PRAISE: Providing a roadmap for automated infection surveillance in Europe
van Mourik MS, van Rooden SM, Abbas M, Aspevall O, Astagneau P, Bonten MJ, Carrara E, Gomila-Grange A, de Greeff SC, Gubbels S, Harrison W, Praise Network
Introduction: Healthcare-associated infections (HAI) are among the most common adverse events of medical care. Surveillance of HAI is a key component of successful infection prevention programmes. Conventional surveillance - manual chart review - is resource intensive and limited by concerns regarding interrater reliability. This has led to the development and use of automated surveillance (AS). Many AS systems are the product of in-house development efforts and heterogeneous in their design and methods. With this roadmap, the PRAISE network aims to provide guidance on how to move AS from the research setting to large-scale implementation, and how to ensure the delivery of surveillance data that are uniform and useful for improvement of quality of care.
Methods: The PRAISE network brings together 30 experts from ten European countries. This roadmap is based on the outcome of two workshops, teleconference meetings and review by an independent panel of international experts.
Results: This roadmap focuses on the surveillance of HAI within networks of healthcare facilities for the purpose of comparison, prevention and quality improvement initiatives. The roadmap does the following: discusses the selection of surveillance targets, different organizational and methodologic approaches and their advantages, disadvantages and risks; defines key performance requirements of AS systems and suggestions for their design; provides guidance on successful implementation and maintenance; and discusses areas of future research and training requirements for the infection prevention and related disciplines. The roadmap is supported by accompanying documents regarding the governance and information technology aspects of implementing AS.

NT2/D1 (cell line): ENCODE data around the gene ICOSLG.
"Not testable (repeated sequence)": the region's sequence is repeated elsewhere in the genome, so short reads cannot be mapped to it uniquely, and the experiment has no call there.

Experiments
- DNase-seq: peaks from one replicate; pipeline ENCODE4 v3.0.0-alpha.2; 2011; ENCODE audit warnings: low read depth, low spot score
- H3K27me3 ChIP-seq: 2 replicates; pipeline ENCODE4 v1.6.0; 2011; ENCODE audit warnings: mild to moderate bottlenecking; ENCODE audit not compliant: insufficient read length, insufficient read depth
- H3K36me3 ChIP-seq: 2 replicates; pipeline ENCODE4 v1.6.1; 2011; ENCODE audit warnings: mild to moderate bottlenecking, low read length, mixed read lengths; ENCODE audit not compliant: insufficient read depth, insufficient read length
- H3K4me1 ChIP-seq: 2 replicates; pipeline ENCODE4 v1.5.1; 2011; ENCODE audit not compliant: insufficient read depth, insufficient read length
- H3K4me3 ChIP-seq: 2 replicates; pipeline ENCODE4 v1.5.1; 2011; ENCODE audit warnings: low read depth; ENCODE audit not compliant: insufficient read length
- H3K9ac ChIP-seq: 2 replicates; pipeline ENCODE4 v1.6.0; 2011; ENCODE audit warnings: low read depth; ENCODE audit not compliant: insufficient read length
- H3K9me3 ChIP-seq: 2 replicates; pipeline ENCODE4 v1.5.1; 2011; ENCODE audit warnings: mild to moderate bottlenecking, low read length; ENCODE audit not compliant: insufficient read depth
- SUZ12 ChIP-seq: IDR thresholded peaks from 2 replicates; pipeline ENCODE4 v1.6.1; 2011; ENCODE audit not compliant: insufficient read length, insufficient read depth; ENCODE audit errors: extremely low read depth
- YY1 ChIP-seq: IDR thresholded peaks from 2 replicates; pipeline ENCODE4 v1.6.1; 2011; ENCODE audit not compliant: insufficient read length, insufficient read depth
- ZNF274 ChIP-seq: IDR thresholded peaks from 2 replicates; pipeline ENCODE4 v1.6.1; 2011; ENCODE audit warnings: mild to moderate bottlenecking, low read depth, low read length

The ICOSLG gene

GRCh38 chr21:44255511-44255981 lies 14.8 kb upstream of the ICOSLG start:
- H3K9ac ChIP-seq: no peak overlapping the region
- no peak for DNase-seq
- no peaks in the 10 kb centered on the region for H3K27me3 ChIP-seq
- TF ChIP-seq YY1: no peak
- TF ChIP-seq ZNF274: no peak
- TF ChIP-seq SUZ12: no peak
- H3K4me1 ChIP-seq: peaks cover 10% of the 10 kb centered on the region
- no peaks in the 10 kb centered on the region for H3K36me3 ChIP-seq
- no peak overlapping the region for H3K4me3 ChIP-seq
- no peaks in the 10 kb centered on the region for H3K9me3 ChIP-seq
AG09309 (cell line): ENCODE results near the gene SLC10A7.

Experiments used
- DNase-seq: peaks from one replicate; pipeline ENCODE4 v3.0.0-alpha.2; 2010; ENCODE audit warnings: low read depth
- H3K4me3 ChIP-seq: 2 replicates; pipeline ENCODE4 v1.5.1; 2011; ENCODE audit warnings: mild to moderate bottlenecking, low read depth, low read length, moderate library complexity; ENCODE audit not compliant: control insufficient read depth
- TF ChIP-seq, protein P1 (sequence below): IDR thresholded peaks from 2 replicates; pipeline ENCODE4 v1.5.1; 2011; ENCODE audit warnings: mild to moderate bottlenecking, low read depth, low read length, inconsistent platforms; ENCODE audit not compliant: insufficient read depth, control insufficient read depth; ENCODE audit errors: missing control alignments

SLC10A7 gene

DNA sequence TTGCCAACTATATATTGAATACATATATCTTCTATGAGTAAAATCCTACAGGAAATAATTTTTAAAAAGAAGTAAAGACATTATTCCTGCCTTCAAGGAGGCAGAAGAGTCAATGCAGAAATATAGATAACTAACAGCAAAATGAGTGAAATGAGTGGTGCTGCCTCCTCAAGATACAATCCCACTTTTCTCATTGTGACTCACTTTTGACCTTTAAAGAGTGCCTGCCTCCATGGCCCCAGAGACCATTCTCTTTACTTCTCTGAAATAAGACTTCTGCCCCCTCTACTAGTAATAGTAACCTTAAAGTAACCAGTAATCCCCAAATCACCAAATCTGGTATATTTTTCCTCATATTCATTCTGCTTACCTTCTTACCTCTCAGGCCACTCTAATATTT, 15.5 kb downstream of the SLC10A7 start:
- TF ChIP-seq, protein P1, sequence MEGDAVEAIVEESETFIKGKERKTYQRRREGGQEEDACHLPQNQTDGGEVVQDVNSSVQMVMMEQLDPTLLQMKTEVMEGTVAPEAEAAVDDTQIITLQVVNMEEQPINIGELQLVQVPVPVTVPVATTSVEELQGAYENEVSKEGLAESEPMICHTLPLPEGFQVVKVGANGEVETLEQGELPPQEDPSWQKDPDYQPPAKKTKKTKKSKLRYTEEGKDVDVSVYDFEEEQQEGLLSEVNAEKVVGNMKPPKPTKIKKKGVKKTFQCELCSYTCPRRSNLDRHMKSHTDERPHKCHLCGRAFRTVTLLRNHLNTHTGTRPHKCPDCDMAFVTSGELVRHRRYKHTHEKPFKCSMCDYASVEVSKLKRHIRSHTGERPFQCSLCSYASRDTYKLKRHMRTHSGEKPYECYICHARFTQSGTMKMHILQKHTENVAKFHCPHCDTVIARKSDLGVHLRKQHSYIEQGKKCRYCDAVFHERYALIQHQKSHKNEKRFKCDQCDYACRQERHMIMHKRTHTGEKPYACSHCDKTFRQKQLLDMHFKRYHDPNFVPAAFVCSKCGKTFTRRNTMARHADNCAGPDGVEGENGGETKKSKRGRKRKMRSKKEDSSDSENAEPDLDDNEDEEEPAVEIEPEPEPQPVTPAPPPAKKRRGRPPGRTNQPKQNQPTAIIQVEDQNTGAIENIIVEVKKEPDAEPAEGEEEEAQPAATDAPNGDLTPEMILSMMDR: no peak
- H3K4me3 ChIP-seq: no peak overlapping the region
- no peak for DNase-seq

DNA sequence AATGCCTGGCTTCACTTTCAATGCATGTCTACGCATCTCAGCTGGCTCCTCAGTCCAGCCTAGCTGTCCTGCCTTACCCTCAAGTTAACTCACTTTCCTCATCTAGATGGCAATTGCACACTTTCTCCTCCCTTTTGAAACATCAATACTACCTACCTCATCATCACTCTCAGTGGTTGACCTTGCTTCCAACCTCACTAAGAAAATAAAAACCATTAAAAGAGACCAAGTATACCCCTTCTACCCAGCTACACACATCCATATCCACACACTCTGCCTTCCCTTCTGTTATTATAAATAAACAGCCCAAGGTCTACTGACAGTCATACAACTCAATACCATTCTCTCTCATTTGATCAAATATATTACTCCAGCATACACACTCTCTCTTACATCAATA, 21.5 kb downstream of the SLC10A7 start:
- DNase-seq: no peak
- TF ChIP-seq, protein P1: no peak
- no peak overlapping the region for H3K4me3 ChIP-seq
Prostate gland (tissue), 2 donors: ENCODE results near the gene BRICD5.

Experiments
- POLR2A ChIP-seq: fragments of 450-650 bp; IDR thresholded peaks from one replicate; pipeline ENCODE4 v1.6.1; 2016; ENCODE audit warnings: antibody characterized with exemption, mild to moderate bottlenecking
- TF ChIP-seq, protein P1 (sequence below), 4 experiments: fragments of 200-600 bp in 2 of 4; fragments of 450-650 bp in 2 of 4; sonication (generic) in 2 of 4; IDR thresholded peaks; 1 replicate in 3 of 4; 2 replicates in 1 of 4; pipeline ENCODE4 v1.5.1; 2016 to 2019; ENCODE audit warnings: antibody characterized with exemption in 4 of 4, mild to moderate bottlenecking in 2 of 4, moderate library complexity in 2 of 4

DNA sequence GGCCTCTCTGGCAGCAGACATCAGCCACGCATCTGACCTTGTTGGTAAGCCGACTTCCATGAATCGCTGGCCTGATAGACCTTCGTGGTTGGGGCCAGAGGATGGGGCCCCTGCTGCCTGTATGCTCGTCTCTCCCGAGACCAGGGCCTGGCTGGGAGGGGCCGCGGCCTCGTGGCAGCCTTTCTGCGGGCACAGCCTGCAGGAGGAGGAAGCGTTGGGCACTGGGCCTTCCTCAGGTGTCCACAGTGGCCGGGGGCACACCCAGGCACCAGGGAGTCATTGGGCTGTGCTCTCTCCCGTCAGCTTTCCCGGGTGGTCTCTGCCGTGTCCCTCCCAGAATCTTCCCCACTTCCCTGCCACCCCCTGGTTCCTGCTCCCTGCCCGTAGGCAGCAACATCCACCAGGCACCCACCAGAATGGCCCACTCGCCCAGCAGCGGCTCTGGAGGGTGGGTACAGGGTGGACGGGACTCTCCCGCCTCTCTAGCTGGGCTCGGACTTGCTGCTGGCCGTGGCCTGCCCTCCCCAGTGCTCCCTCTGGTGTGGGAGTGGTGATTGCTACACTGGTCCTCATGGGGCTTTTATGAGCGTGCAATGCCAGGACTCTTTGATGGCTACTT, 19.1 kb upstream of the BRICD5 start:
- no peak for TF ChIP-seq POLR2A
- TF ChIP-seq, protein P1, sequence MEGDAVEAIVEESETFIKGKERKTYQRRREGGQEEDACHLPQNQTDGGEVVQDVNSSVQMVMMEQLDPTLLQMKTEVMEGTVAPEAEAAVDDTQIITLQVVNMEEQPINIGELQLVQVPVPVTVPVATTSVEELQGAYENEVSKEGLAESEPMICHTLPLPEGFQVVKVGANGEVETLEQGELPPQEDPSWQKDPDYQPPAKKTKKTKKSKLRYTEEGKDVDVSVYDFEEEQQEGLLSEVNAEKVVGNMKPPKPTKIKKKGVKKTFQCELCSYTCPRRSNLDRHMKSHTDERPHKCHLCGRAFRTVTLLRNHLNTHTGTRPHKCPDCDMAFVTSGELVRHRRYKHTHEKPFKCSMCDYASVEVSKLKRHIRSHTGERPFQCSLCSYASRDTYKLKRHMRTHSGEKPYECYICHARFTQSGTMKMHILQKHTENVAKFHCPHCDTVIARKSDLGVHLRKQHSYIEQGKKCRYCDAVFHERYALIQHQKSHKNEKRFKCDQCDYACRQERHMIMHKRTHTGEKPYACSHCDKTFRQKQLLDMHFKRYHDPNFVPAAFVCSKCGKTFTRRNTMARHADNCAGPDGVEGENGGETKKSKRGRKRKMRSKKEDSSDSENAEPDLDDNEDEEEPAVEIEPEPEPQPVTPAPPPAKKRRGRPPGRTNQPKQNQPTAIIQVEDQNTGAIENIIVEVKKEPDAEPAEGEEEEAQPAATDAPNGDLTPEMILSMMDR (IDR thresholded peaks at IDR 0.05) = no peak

Conclusions: Large-scale implementation of AS requires guidance and coordination within and across surveillance networks. Transitions to large-scale AS entail redevelopment of surveillance methods and their interpretation, intensive dialogue with stakeholders and the investment of considerable resources. This roadmap can be used to guide future steps towards implementation, including designing solutions for AS and practical guidance checklists.
Keywords: Automated; Bloodstream infection; Data; Electronic health record; Healthcare-associated infection; Quality; Surgical site infection; Surveillance.